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Ensuring 5G Product Quality with Real-World Scenario Testing

By Khushboo Kalyani

January 26, 2022

This blog post is based on a webinar presentation given by Khushboo Kalyani. It outlines why it is important to test 5G product performance and how product designers can tailor a manufacturing test plan to a product’s performance. 5G is the newest technical standard for wireless networks, and it is expected to have a huge impact on consumers and businesses around the world. 5G is expected to support a variety of industry verticals with a massive number of new devices from IoT sensors to wearables. You will learn about 5G capabilities and market adoption, end-product test methodologies, why end-of-line signaling test is important and what are some essential test items in manufacturing. 

5G is unique among cellular technologies in that it offers a range of application benefits not seen in previous cellular generations. These include:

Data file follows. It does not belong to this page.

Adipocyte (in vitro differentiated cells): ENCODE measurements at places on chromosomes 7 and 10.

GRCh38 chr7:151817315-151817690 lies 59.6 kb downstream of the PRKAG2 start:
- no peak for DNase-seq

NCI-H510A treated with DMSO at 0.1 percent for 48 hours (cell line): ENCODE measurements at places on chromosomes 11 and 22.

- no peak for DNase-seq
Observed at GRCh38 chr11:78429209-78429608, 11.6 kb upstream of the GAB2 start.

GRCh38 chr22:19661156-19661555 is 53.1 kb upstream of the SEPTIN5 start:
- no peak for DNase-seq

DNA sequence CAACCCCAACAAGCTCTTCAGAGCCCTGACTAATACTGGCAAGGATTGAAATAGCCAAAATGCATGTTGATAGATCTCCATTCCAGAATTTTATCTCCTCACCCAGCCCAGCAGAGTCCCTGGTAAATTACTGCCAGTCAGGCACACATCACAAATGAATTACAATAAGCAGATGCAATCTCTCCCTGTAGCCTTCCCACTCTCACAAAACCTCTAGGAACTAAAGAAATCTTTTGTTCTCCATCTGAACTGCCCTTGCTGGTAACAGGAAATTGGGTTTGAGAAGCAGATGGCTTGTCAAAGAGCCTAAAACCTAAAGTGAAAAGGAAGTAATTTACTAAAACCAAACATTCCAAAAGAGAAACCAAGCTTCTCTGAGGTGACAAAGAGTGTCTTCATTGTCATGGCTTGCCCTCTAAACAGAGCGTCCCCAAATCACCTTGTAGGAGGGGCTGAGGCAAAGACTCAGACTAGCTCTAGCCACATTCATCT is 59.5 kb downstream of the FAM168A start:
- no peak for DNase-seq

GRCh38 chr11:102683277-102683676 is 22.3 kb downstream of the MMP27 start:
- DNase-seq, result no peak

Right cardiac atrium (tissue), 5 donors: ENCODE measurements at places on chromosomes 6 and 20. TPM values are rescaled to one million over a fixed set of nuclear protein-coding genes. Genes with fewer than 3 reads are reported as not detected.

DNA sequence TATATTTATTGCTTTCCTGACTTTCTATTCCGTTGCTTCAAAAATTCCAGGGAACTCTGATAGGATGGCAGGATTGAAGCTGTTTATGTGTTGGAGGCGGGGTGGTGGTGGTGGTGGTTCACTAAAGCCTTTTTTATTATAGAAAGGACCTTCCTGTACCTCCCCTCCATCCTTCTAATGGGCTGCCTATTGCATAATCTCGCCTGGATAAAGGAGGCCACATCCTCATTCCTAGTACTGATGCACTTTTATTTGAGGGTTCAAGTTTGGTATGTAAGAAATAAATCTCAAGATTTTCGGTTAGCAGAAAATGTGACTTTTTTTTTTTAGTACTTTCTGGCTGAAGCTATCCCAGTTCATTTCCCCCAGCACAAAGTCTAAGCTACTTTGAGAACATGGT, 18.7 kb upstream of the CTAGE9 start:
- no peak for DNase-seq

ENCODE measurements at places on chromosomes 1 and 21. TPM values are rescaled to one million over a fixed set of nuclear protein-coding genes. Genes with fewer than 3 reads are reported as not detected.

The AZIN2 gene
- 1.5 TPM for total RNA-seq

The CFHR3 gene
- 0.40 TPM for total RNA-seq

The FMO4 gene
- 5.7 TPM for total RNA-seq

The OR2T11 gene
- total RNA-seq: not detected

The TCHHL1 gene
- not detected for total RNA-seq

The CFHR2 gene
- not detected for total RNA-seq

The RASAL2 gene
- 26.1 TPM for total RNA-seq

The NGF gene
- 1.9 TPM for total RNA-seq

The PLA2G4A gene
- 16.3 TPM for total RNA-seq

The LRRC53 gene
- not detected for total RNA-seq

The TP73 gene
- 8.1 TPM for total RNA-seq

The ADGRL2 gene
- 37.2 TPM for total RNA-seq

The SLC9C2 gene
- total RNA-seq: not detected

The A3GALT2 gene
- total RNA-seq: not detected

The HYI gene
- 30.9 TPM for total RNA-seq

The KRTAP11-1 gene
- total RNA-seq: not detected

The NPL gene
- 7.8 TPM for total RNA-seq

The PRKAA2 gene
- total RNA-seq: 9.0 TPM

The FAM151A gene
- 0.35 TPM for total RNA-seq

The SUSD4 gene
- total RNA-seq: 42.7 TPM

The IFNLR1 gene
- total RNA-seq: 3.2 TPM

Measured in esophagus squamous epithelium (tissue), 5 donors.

• Higher data rates than 4G – up to 10 gigabits per second. 
  • Wider bandwidth – up to 1200 MHz when using carrier aggregation.
  • Ultra-low latency of less than 1 ms.
  • Network slicing allowing for specialized services for specific applications.

Because of these technical and performance advantages, 5G is driving the industry to pay attention to product quality and performance like never before. 

5G is off to a fast start with a market adoption rate that is almost four times faster than 4G/LTE. Statistics show that in 2020 there were more than 200 million 5G subscriptions globally; by the end of 2021, worldwide 5G subscriptions exceeded 500 million, and by the end of 2022 5G is expected to surpass one billion users. (See Figure 1.)

Source: Ericsson Mobility Report
Figure 1: Comparison of 5G (orange line) and 4G (green line) subscription uptake in the first years of deployment.

Considering the surging rate of adoption and diverse technical requirements, 5G end-user products need to be delivered in the fastest time to market at the same time maintaining superior quality and performance. This entails paying close attention to test methodologies involved in the product life cycle. From the standpoint of a wireless product during manufacturing there are two test methodologies that can be used:

  1. Non-signaling Test
  2. Signaling Test

Let’s understand the details of both these test techniques.